Saturday, October 28, 2017

‘Internal amputation’

I was reading A Leg to Stand On by Oliver Sacks, a physician by profession. He injured his leg while climbing a mountain and found himself on the opposite side of the table from what he was used to - he was now the patient. The injury was severe but straightforward to fix but the psychological effects were much more complicated. Sacks experienced paralysis and an inability to perceive his leg as his own, instead seeing it as some kind of alien and inanimate object, over which he had no control. He says that it felt as if  he had had an 'internal amputation'. The book is an account of Sacks’ ordeal and subsequent recovery.

My stroke happened over 18 years ago and my memories of the early months are hazy. In fact I now have to refer to the early posts in my blog to recall certain details. Certain experiences that Sacks describes seemed similar to mine so I will give them here. He describes the first time a physiotherapist had visited him and asked him to move his leg a week after it had been put in a plaster cast but he had failed to move it:
The session with Miss Preston left me pensive, and grim. The strangeness of the whole thing, and the foreboding I hit me with full force, and it could no longer be denied. The word 'lazy' that she had used, struck me as silly - a sort of catchword with no content, no clear meaning at all. There was something amiss, something deeply the matter, something with no precedent in my entire experience. The muscle was paralyzed - why call it 'lazy'? The muscle was toneless- as if the flow of impulses in and out, such as normally and automatically maintain muscle tone, had been completely suspended. Neural traffic had stopped so to speak, and the streets of the city were deserted and silent.
It was the deadness of the muscle which so unnerved me. And deadness was something absolute, unlike tiredness or sickness. This was what I had felt, and suppressed, the previous evening: the sense, the foreboding, that the muscle was dead.It was, above  all, its silence which conveyed this impression - a silence utter and absolute, the silence of death. When I called to the muscle, there was no answer. My call was not heard, the muscle was deaf.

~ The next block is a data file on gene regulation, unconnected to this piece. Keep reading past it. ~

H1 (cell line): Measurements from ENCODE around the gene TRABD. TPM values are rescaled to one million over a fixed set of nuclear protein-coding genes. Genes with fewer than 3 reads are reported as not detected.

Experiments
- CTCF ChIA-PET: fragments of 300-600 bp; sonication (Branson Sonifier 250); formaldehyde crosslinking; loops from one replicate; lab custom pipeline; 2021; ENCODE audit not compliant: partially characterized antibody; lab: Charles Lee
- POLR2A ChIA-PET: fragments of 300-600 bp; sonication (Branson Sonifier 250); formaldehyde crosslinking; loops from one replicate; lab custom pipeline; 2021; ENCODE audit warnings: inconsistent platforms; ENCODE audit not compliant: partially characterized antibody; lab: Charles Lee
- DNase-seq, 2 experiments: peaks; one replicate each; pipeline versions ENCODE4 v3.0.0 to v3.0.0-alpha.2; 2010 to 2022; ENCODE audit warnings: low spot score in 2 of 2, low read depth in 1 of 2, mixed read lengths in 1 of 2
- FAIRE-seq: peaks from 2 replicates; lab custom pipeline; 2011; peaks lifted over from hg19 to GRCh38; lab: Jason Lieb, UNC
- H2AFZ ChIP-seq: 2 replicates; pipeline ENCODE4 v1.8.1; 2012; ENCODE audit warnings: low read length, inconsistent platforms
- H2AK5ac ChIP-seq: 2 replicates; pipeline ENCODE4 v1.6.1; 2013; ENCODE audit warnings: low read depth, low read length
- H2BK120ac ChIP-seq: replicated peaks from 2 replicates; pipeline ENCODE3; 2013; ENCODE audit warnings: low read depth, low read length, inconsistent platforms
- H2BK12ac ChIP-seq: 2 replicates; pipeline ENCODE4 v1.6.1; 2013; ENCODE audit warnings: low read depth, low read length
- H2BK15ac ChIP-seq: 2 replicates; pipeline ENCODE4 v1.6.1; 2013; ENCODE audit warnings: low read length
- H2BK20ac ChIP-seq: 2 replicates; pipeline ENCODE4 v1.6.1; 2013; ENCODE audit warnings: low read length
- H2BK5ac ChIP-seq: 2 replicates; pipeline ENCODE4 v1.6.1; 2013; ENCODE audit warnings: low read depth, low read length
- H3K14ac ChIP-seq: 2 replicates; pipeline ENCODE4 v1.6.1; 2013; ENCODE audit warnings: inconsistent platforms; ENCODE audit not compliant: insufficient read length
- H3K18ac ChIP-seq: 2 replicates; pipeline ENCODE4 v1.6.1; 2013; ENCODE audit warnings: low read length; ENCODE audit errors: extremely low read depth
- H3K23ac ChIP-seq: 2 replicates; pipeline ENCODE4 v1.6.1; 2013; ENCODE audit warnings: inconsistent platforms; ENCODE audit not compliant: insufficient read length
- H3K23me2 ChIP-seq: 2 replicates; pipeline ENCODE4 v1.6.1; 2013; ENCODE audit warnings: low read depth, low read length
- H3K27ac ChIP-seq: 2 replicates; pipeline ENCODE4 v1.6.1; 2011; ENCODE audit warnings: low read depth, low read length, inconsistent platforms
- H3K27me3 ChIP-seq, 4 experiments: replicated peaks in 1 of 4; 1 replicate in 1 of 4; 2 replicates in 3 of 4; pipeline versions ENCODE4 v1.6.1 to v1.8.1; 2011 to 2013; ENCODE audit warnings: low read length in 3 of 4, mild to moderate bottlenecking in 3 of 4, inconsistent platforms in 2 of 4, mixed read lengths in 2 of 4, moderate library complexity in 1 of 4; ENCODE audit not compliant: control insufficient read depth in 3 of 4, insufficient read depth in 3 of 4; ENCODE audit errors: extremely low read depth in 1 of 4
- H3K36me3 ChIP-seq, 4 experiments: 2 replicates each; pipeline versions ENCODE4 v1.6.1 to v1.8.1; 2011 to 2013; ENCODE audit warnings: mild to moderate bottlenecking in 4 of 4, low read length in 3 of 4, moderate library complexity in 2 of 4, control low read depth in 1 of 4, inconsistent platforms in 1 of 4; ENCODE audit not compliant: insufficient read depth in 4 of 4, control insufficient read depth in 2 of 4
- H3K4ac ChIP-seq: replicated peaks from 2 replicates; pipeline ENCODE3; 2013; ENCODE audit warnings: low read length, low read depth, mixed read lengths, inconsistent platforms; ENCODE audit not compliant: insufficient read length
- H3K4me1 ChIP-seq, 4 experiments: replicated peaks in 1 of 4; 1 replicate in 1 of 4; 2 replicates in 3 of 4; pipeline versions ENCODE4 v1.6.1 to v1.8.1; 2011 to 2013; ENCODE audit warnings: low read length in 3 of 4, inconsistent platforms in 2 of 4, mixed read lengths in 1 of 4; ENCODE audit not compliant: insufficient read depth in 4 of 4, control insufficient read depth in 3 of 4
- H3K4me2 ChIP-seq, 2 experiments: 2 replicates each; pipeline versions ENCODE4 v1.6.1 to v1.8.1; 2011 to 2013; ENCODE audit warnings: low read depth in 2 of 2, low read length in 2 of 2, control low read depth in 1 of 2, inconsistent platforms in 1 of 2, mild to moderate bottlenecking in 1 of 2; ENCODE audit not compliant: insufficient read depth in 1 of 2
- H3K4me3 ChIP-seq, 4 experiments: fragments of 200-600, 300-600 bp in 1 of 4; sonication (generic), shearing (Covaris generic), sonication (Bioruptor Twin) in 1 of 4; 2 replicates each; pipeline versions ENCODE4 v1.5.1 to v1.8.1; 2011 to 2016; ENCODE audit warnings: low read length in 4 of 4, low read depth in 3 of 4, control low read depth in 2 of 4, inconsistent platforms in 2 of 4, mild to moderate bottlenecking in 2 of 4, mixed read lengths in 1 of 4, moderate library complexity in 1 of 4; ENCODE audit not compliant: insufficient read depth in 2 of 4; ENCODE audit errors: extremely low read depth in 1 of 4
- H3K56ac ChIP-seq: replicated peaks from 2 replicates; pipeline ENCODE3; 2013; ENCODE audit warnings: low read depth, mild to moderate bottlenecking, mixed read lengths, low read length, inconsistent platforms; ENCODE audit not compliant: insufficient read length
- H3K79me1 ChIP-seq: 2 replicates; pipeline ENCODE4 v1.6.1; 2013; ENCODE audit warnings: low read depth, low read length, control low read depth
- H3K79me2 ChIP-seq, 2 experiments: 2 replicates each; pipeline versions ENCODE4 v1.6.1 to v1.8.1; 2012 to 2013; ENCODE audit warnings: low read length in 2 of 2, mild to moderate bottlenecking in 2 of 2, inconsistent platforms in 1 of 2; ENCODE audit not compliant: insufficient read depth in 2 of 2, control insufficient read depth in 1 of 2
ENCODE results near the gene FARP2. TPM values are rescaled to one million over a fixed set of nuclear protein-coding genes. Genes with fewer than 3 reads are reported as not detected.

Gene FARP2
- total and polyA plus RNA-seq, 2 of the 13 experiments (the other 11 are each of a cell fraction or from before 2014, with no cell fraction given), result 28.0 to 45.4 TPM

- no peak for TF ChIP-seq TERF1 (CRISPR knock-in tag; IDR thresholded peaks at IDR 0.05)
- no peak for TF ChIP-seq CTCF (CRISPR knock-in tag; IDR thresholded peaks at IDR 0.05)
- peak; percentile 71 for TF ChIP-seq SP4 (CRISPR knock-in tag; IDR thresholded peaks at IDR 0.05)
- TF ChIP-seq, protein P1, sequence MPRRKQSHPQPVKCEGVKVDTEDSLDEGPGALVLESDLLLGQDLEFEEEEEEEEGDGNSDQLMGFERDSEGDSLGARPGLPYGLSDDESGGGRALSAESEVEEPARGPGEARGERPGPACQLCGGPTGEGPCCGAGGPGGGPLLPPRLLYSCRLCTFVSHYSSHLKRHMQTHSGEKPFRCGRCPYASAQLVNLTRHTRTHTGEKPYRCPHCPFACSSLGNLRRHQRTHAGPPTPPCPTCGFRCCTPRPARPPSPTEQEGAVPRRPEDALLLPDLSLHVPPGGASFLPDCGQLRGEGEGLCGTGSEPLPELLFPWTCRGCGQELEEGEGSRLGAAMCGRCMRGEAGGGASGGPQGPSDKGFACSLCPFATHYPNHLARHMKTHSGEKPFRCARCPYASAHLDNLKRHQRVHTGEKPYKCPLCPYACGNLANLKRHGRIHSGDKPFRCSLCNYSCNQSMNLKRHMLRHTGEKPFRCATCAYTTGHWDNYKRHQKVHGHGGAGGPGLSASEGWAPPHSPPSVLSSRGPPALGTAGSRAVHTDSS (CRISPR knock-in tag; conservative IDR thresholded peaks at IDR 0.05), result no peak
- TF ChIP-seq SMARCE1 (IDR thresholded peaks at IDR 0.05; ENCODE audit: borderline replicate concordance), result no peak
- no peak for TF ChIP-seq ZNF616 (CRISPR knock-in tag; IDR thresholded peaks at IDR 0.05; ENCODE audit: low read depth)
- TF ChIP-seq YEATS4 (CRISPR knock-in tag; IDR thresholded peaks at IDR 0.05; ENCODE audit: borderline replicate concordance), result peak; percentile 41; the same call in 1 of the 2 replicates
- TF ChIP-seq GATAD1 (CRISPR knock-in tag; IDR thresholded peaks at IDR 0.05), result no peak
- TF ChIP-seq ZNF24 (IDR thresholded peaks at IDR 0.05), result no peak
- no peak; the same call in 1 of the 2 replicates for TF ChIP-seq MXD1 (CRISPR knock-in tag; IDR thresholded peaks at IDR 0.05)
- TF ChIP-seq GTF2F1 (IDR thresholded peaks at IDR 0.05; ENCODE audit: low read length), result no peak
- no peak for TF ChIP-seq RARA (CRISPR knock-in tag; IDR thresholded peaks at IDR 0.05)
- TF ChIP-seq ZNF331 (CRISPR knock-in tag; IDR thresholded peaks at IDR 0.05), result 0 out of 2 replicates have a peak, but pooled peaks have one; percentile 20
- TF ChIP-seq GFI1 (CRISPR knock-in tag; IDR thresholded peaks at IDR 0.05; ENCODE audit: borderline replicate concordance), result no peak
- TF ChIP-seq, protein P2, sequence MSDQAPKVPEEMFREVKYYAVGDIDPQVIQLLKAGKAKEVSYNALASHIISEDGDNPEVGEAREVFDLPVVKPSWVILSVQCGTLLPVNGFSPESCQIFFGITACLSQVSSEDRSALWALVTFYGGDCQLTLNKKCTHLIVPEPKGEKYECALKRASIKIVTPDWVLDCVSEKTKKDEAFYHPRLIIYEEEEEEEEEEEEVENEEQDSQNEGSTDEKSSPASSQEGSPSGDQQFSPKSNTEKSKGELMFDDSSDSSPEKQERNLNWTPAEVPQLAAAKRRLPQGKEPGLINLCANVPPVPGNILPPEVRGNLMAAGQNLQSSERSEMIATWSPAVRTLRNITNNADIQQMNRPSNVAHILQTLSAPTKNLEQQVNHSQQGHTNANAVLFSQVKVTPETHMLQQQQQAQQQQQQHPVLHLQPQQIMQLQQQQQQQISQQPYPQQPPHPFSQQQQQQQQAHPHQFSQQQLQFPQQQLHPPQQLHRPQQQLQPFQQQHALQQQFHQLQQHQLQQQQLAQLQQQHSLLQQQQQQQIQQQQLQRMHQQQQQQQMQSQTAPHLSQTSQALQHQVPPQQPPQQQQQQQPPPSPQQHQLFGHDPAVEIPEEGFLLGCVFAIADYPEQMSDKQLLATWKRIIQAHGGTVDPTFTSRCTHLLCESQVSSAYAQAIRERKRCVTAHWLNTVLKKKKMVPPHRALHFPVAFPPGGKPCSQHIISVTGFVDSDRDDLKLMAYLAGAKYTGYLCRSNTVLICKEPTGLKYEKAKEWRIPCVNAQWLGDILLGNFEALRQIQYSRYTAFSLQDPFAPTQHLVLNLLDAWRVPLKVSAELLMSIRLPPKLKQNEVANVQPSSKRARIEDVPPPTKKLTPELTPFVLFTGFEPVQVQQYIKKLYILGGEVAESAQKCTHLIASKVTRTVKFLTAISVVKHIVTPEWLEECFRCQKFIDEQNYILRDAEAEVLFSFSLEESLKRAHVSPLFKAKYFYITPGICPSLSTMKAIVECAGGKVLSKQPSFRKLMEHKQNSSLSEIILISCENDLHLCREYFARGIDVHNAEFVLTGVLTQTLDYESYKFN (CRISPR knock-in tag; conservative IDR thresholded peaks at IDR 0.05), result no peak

I did not get these feelings all at once after the first session of physiotherapy. I was unconscious during the first few physiotherapy sessions and was only aware that I was being pulled this way and that by somebody or something. Once the Chinese philosopher Zhuangzi dreamt he was a butterfly happily fluttering around doing as he pleased. He suddenly woke up and didn't know if he was Zhuangzi who had dreamt that he was a butterfly, or he was a butterfly who had dreamt that he was Zhuangzi. I was in a similar state of confusion when I started regaining consciousness after my stroke and the above feelings crept in over many subsequent days.

After his initial physiotherapy session, Dr. Sacks sunk into despair. He quotes Nietzche, ‘If you stare at the abyss, it will stare back at you.’ All the experience he had accumulated previously  were totally useless in ‘the limbo of Nowhere’. It seemed to him that he had ‘fallen off the map, the world, of the knowable’. He felt a great sense of fear because not only was his knowledge useless now but had now ‘the sense and feeling of passivity’ which he found humiliating. But after a few days he mysteriously began to change – ‘to allow, to welcome this abdication of activity’.  He writes:
Thus my limbo….started as a torment, but turned into patience, started as hell, but became a purgatorial dark night; humbled me, horribly, took away hope, but, then, sweetly-gently, returned it to me a thousandfold, transformed.
In this limbo, when I journeyed to despair and back - a journey of the soul, for my medical circumstances were unchanged,...and in an agreement, not uncordial, between my physicians and myself not to make any reference to 'deeper things' - in this limo, this dark night, I could not turn to science. Faced with a reality, which reason could not solve, I turned to art and religion for comfort. It was these, that could call through the night, and these only,could communicate, could make sense, make more intelligible - and tolerable. 'We have art, in order that we may not perish from the truth' (Nietzsche).
Art certainly is a comfort (for eg., listening to Kunnangudi Vaidyanathan on the violin is divine; for Tamilians, here is him playing some great songs on the violin) but religion never appealed to me even though I was surrounded by it. Since most people are religious, especially in India, I must be a mutant. Although personally nothing has changed, I have become more sympathetic to religion than before. Rubbishing religion and putting science and technology on a pedestal has harmful consequences. 

No comments:

Post a Comment